365: Day 6- Earworm


Write whatever you normally write about, and weave in a book quote, film quote, or song lyric that’s been sticking with you this week.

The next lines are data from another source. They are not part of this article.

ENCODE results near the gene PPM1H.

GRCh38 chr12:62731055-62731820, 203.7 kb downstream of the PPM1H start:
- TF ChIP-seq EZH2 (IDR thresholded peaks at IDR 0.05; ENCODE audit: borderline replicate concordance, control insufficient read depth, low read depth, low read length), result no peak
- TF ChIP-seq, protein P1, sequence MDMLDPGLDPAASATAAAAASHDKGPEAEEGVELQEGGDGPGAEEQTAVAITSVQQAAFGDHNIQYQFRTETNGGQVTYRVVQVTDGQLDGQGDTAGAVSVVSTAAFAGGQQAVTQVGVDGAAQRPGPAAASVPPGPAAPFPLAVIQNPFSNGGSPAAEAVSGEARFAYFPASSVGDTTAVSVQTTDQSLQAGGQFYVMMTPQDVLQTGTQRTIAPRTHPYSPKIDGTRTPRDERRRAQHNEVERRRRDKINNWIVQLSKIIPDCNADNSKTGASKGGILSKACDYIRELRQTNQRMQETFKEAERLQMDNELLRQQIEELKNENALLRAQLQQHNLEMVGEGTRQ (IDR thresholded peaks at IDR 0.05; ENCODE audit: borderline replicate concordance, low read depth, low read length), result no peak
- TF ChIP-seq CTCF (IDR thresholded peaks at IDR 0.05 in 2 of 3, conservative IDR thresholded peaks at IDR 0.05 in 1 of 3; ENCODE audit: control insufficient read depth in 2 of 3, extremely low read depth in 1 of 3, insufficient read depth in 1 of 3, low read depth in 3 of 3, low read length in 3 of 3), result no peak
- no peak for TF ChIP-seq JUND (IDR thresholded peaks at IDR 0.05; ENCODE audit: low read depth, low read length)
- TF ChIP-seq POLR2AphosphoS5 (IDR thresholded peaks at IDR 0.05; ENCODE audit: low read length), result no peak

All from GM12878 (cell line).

What do I normally write about it?  I normally write about whatever piques my curiosity or gnaws on my brain stem.  Or raises my ire.  Or whatever.  Today, I am going to write about jobs and the search for them.  I have a job, so that’s good.  But I am looking for another job in order to augment my income.  Money doesn’t buy happiness, but it sure can come in handy.  Especially when the number of mouths in your house increases.  Human mouths, not insects or rodents, although you need money to take care of that, too.  Jobs are strange in our world.  Most jobs do not produce something for our direct sustenance.  Even farmers usually hit a few cash crops.  We have to pass around little pieces of paper with dead white guys on them to facilitate the functioning of society, although now we just have to stick rectangular pieces of plastic in various slots.  So jobs must be valued, monetarily.  My job is worth about $40, 000 in the eyes of our society.  Now, if I was really good at throwing a ball or making funny faces, I could be a millionaire.  Pause, this is not one those standard “it’s not fair” rants about how hard a teacher works and how ridiculous it is that people get all that money for playing a game. This is America; people can spend their money on what they want.  Sports players and actors often work very hard and what they do is in demand.  But they don’t work for the government.  I remember when I was in middle school, and I went to the capitol with the editor of a prominent state wide magazine.  A guy there (I don’t remember his exact position)  told me that when it comes to government people want three things.  1-They want the government out of their lives.  2- They want lots of government programs that benefit them.  3- They don’t want to pay for any of it.  That has stuck in my head for over twenty years.  In my current job, I fall soundly into numbers two and three.  Well, I feel a whole series on the nature of public education coming up, so I am going to turn back for today.  Wouldn’t it be great if you went in to apply for a job and they said “Hello, I love you.  Won’t you tell me your name?”  That would be pretty great.  I think job searching is an active exploration of divine providence.  What exactly leads you to a job?  Some people say hard work in the process, but it has never been that way for me.  I guess that is why I am doing this, instead of pounding the digital pavement.  Interesting, no?

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